Eduardo del Buey
La Jornada Maya
Wednesday July 1, 2020
Former United Nations Secretary-General Dag Hammarskjöld once famously observed that the United Nations “was not created to take mankind to heaven, but to save humanity from hell”. As the United Nations (UN) celebrates its 75th anniversary, one would be wise to remember these words when evaluating the organization’s performance over time. Perspective is essential, and objective analysis is vital if we are to judge the organization fairly.
The United Nations Security Council (UNSC) today appears to be hopelessly deadlocked on most major issues, as the permanent members with veto power (the United States, Russia, France, the United Kingdom, and China) constantly jockey for position rather than to create consensus.
To expect a diverse group of 193 nations or the five permanent members of the UNSC to agree on major issues is unrealistic. To expect national governments to place the aspirations of the United Nations Charter above their own parochial interests is delusional. To expect authoritarian or dictatorial regimes to embrace respect for human rights and fundamental democratic freedoms is illogical.
Leaders will always place personal or political interests above multinational challenges. Leaders have their own personal frailties and interests, ideology and national constituencies, and, more often than not, find themselves vying for total victory rather than cooperation and consensus building.
Rather, we have to accept the obvious limitations within which an organization of this magnitude must operate and moderate our expectations accordingly.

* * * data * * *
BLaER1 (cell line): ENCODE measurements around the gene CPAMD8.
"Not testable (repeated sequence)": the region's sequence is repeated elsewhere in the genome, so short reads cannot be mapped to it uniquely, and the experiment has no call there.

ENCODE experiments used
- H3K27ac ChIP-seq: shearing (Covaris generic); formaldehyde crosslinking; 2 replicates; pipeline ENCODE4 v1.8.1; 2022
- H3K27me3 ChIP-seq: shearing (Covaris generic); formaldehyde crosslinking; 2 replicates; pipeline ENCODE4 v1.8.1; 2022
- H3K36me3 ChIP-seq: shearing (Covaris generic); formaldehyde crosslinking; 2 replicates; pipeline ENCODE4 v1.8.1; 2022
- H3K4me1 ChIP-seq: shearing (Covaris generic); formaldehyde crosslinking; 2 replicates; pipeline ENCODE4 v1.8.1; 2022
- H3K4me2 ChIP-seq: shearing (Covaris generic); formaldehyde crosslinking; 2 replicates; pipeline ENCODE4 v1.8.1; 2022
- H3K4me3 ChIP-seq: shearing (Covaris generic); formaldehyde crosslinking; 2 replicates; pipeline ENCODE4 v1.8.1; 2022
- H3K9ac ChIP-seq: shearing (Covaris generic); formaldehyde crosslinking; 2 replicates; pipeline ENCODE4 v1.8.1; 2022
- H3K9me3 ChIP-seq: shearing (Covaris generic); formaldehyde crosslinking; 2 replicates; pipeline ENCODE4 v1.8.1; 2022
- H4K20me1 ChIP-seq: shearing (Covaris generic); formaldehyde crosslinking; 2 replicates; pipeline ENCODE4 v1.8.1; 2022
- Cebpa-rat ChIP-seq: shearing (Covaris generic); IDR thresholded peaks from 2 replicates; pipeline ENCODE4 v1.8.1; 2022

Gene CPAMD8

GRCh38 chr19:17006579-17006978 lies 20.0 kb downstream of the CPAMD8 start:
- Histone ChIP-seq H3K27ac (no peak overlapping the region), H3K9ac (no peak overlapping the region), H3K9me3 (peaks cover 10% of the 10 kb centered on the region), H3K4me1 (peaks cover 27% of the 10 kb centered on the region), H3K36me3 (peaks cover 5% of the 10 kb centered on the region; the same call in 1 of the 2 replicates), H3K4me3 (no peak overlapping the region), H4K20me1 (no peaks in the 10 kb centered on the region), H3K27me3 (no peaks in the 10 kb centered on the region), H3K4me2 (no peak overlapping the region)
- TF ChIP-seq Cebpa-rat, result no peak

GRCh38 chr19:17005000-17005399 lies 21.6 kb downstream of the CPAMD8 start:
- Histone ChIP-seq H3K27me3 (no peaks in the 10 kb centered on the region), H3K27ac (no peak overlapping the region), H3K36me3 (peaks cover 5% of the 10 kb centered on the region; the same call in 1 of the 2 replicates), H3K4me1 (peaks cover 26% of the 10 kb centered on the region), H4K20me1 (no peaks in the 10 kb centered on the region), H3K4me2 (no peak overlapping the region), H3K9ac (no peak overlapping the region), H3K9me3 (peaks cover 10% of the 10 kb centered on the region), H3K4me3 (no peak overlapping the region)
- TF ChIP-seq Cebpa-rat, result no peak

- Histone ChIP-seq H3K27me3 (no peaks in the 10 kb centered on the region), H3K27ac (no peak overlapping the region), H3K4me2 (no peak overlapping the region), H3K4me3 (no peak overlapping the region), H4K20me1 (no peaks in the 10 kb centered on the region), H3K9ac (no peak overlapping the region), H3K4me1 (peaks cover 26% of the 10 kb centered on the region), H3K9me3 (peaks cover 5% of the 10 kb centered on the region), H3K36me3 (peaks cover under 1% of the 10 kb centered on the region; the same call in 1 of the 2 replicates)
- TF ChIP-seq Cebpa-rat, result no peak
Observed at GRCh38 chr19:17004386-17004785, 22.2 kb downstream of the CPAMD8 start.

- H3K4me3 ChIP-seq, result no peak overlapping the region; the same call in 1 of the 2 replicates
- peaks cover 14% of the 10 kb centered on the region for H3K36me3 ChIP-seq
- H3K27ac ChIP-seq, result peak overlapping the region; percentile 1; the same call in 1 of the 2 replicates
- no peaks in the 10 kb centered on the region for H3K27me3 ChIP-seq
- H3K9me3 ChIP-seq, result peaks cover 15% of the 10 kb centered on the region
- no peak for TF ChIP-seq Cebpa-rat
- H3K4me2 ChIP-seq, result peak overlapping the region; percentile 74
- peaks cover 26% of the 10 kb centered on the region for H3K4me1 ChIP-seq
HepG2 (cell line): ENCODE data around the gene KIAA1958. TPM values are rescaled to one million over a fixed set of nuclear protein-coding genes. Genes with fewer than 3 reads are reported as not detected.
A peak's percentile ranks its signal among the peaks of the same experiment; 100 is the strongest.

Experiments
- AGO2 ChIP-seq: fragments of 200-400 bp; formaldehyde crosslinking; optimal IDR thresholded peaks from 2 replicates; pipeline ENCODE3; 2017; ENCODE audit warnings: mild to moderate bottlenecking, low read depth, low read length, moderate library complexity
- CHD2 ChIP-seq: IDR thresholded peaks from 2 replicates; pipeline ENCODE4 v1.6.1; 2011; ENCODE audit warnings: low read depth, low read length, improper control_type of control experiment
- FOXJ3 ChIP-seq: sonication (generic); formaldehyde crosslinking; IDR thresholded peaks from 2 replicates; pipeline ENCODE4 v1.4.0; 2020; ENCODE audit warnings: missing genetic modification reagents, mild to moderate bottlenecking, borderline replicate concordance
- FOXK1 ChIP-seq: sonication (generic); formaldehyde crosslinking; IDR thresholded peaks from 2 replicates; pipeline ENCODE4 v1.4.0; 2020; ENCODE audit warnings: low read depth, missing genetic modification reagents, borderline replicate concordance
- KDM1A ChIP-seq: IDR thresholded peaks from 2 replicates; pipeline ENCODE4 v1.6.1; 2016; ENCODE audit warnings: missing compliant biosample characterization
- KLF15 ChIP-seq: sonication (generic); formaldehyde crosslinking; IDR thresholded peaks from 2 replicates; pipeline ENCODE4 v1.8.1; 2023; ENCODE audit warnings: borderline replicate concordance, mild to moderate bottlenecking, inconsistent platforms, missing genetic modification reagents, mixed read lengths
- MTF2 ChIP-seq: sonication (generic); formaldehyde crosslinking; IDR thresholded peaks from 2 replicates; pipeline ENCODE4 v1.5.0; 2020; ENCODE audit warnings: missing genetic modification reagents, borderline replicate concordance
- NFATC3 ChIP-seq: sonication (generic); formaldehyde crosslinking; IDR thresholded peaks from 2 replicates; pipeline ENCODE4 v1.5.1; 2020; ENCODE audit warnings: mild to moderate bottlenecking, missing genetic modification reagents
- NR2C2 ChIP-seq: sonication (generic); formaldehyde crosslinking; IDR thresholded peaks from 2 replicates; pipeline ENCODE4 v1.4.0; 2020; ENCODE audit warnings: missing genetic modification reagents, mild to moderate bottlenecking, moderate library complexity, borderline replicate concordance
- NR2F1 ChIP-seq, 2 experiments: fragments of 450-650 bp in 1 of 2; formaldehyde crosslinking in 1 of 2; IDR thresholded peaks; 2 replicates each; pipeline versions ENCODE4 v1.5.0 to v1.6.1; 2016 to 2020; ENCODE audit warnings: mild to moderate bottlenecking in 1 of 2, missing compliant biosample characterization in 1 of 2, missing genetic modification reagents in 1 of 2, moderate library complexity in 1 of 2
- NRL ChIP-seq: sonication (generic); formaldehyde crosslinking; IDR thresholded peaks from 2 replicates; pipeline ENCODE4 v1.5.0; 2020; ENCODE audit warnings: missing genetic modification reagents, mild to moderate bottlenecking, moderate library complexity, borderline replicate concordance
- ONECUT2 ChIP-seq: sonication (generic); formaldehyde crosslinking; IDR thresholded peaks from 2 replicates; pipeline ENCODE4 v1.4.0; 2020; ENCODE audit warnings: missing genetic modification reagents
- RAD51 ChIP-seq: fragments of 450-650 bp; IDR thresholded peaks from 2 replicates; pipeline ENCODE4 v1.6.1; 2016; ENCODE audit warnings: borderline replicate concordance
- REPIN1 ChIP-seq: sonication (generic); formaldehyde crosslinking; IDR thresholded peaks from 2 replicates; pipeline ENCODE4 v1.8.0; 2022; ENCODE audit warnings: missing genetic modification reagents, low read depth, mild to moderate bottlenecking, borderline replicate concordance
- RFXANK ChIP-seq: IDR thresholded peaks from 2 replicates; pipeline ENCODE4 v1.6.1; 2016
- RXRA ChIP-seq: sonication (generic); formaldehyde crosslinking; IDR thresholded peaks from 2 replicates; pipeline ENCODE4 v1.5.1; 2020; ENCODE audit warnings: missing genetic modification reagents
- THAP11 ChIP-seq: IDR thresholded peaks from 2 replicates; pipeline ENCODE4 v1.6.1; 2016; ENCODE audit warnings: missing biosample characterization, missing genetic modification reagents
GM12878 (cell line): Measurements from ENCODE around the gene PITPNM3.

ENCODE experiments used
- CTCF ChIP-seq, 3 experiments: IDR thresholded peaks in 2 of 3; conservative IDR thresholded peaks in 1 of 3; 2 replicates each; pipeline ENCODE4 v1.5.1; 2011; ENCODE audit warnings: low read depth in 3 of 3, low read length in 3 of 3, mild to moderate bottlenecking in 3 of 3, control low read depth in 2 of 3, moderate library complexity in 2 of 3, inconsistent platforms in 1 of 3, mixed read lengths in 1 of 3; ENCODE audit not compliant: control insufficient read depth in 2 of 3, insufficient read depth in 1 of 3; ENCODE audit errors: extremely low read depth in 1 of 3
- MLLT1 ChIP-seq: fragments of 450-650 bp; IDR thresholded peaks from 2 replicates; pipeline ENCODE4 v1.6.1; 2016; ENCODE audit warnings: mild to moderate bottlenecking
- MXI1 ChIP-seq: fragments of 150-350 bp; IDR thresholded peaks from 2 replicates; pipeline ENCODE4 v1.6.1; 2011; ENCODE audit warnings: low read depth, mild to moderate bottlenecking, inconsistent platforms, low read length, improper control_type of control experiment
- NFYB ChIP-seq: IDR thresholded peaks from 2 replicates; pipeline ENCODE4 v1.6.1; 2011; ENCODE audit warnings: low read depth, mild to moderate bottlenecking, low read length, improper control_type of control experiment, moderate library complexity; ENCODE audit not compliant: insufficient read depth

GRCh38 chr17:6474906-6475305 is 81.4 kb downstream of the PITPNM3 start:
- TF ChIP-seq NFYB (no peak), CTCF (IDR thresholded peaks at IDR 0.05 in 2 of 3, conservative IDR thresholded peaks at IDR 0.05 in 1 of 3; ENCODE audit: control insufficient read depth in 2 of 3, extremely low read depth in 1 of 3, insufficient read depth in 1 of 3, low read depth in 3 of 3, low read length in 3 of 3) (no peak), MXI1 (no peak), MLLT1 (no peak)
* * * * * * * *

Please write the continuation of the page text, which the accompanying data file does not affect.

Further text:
The specialized agencies of the United Nations are involved in all aspects of the human experience, from cultural, economic, and social development to environmental management, from international civil aviation to health management. These systems have worked fairly well on the whole despite the recent failings of the World health Organization (WHO) in the current pandemic. These agencies have helped hundreds of millions of people to deal with natural and man-made disasters over their history. The organization has also managed to prevent a major nuclear holocaust even at the height of the Cold War.
Today’s world is different and more complex than in the past. Major environmental and health challenges affect us all and cry out for international cooperation to mitigate their impact.
Pandemics, natural disasters, challenges like climate change and oceanic pollution, blockchain technology, artificial intelligence and trade cannot be addressed by individual national governments alone. Multilateral problems require multilateral solutions and forums in which to discuss and resolve global issues.
For better or for worse, the United Nations is the only forum that brings every country to one table for debate and dialogue. If it did not exist, we would have to invent it.
That is not to say that we should not criticize its leadership when it is found wanting. It means that we must all understand that the Secretary-General can only act with the approval of member states and cannot act on his own initiative without a mandate from his political masters.
Only by participating actively in our own governance, by choosing our leaders more wisely, and demanding better policy options from our governments will we be able to improve the mandates that our governments assign to United Nations and ensure that it becomes a more effective political forum that can indeed “save humanity from hell”.
Edition: Enrique Álvarez
Eduardo del Buey